Machine LearningNatural Language Processing

Stemming and Lemmatization in Natural Lanuage Processing

Stemming and Lemmatization

Stemming and Lemmatization

Stemming and Lemmatization is the process of converting inflectional words into their root form. It is the next step in pre-processing of NLP after Stopwords and Filtering.


Stemming refers to the crude chopping of words to reduce into their stem words. A Stemmer follows a set of pre-defined rules to remove affixes from inflectional words. For example: connects, connected, connection can be converted to connect.

Porter’s Stemmer

There are multiple stemming algorithms to chose from, Porter’s Stemmer being one of the most used. NLTK provides this algorithm as PorterStemmer. To use this stemmer, we need to download it through Python Shell.

import nltk"punkt")

Once the download is complete, we can use the PorterStemmer directly.

from nltk.stem import PorterStemmer 

# Initialize the Stemmer instance
stemmer = PorterStemmer() 
words = ["connects", "connected", "strange", "is", "am"]
stemmed = [stemmer.stem(word) for word in words]



["connect", "connect", "strang", "is", "am"]

Due to being crude in nature, a Stemmer may return a result that is not a word. For example, strange was stemmed to strang, which has no meaning. Similarly, the root words for is and am is be. A Stemmer algorithm fails to handle such instances.


Lemmatization is similar to Stemming, however, a Lemmatizer always returns a valid word. Stemming uses rules to cut the word, whereas a Lemmatizer searched for the root word, also called as Lemma from the WordNet. Moreover, lemmatization takes care of converting a word into its base form; i.e. words like am, is, are will be converted to “be”.


Again, NLTK provides a WordNetLemmatizer to use off-the-shelf. However, this requires the POS tags of the word for correct results. For now, we manually provide the POS tags. Further, you can refer the blog on Part Of Speech Tagging – POS Tagging in NLP to know about POS tags automate the process of POS tagging.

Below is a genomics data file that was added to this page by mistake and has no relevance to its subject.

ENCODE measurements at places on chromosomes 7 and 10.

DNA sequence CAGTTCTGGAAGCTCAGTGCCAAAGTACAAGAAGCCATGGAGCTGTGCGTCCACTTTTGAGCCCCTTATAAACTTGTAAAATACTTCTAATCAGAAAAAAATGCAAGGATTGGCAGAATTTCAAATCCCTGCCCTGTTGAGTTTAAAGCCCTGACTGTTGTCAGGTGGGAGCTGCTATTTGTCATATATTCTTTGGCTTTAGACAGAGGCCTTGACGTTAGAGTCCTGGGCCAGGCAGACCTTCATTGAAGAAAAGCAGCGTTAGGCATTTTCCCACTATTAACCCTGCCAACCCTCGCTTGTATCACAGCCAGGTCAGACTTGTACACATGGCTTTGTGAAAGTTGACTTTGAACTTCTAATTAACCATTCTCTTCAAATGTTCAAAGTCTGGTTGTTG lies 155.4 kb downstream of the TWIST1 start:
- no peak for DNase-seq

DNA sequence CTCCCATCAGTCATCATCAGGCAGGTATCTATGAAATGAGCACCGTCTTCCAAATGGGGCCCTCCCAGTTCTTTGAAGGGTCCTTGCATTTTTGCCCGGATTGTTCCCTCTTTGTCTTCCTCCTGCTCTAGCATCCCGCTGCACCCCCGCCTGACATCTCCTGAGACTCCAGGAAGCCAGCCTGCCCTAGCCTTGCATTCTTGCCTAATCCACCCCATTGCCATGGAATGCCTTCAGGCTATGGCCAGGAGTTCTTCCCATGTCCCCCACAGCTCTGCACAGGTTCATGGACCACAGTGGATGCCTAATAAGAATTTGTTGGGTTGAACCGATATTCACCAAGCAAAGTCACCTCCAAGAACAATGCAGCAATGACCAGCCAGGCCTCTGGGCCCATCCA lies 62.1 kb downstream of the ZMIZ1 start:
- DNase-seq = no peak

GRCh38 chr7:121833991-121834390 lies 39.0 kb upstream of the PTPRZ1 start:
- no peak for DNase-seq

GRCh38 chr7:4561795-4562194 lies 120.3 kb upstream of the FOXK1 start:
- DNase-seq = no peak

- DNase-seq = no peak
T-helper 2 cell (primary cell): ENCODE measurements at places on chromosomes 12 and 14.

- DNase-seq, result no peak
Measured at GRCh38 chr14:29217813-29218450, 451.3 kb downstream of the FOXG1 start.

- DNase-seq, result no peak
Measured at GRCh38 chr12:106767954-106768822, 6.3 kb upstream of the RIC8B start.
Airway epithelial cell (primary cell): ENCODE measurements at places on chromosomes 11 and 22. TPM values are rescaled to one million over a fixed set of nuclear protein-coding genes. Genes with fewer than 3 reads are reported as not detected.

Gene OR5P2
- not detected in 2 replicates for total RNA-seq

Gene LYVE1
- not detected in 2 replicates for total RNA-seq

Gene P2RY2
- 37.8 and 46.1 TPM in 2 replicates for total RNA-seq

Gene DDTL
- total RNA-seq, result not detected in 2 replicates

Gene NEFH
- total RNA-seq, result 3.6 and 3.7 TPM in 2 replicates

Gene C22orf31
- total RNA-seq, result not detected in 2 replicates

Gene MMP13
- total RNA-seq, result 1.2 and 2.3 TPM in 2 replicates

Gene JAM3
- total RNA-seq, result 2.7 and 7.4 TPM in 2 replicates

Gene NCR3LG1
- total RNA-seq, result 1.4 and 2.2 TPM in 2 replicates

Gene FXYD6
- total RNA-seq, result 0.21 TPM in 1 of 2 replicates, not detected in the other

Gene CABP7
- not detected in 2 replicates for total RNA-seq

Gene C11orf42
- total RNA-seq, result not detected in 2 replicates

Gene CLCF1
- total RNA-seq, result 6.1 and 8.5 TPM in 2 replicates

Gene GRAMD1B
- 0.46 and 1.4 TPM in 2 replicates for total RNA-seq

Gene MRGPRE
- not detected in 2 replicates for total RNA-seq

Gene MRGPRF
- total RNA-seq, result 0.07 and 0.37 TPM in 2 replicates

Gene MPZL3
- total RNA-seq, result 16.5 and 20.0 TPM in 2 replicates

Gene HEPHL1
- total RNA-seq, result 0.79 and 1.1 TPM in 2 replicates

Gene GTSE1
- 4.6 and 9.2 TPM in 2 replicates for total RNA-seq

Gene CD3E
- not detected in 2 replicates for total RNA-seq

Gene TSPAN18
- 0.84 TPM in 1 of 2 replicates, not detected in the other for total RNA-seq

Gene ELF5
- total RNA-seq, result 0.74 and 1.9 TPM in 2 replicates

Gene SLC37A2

from nltk.stem import WordNetLemmatizer
from nltk.corpus import wordnet

# Initialize the Lemmatizer instance
lemmatizer = WordNetLemmatizer() 
words = [("connects", "v"), ("connected", "v"), ("strange", "a"), ("is", "v"), ("am", "v")]
lemmatized = [lemmatizer.lemmatize(*word) for word in words]



["connect", "connect", "strange", "be", "be"]

This, using a Lemmatizer we get the correct root words as expected.

Stemming vs Lemmatization

Now that we know what Stemming and Lemmatization are, one may ask why to use Stemming at all if Lemmatization provides correct results?

A Stemmer is very fast in comparison to Lemmatization. Moreover, Lemmatization requires POS tags to perform correctly. In our example, we manually provided the POS tags. Although when dealing in an application, we need to perform this POS tagging. Then, each word is searched for its base form from the WordNet. This increases the computation time and may not be optimal.

In some cases, it might be better to use a Stemmer than to wait for Lemmatization. Whereas, if precision is important in an application, one can use Lemmatization over Stemming.

Further in the series: N-Grams in Natural Language Processing


Deep Mehta
Deep Mehta is a Machine Learning Engineer, Web Developer and Technical Blogger, currently pursuing Masters in Computer Science from New York University. In addition to being one of the founders of, he is an enthusiast in the domain of Artificial Intelligence. When he isn't working, he is either reading or writing a blog.

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1 Comment

  1. wordnetlemmatizer use default noun POS,
    one you could consider running lemma first on default then stemmer second. could be a good trade-off on speed/accuracy?

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